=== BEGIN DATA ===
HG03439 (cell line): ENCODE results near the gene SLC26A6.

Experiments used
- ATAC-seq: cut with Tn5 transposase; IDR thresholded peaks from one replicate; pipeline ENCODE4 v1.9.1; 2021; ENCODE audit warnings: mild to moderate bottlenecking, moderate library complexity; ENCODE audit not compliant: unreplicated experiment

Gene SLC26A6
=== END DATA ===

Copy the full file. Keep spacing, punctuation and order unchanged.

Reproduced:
HG03439 (cell line): ENCODE results near the gene SLC26A6.

Experiments used
- ATAC-seq: cut with Tn5 transposase; IDR thresholded peaks from one replicate; pipeline ENCODE4 v1.9.1; 2021; ENCODE audit warnings: mild to moderate bottlenecking, moderate library complexity; ENCODE audit not compliant: unreplicated experiment

Gene SLC26A6